Chelsea Kerwin, May 20 , 2014

Stephen E Arnold, Publisher of CyberOSINT at


Open Source Conquers Proprietary Software, Really?

May 19, 2015

Open source is an attractive option for organizations wanting to design their own software as well as saving money of proprietary licenses.  ZDNet reports that “It’s An Open Source World-78 Percent of Companies Run Open Source Software”, but the adopters  do not manage their open source systems very well.  Every year Black Duck Software, an open source software logistics and legal solutions provider, and North Bridge, a seed to growth venture capital firm, run the Future of Open Source Survey.  Organizations love open source, but

“Lou Shipley, Black Duck’s CEO, said in a statement, ‘In the results this year, it has become more evident that companies need their management and governance of open source to catch up to their usage. This is critical to reducing potential security, legal, and operational risks while allowing companies to reap the full benefits OSS provides.’”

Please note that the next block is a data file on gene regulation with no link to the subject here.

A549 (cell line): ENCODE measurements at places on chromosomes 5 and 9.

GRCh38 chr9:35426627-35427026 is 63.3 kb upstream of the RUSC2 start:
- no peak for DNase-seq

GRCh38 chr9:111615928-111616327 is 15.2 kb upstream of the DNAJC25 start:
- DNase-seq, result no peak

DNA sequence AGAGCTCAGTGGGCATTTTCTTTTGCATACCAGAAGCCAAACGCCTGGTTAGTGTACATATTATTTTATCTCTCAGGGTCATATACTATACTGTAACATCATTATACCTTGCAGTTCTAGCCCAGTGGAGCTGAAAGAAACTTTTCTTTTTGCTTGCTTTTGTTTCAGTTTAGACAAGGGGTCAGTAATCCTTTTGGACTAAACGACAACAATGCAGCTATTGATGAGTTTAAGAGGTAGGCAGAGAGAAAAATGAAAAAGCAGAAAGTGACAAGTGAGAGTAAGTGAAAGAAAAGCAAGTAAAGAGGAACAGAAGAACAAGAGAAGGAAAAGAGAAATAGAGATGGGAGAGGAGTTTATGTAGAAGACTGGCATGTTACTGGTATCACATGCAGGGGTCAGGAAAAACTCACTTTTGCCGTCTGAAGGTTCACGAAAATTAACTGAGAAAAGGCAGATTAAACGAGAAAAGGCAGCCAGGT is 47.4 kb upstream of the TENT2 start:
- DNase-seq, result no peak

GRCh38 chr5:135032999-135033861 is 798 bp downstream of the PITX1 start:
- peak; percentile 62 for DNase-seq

The widespread adoption is due to people thinking that open source software is easier to scale, has fewer security problems, and much faster to deploy.  Organizations, however, do not have a plan to manage open source, an automated code approval process, or have an inventory of open source components.  Even worse is that they are unaware of the security vulnerabilities.

It is great that open source is being recognized as a more viable enterprise solution, but nobody knows how to use it.

Whitney Grace, April 19, 2015
Sponsored by, publisher of the CyberOSINT monograph

Behind The Google X Doors

May 18, 2015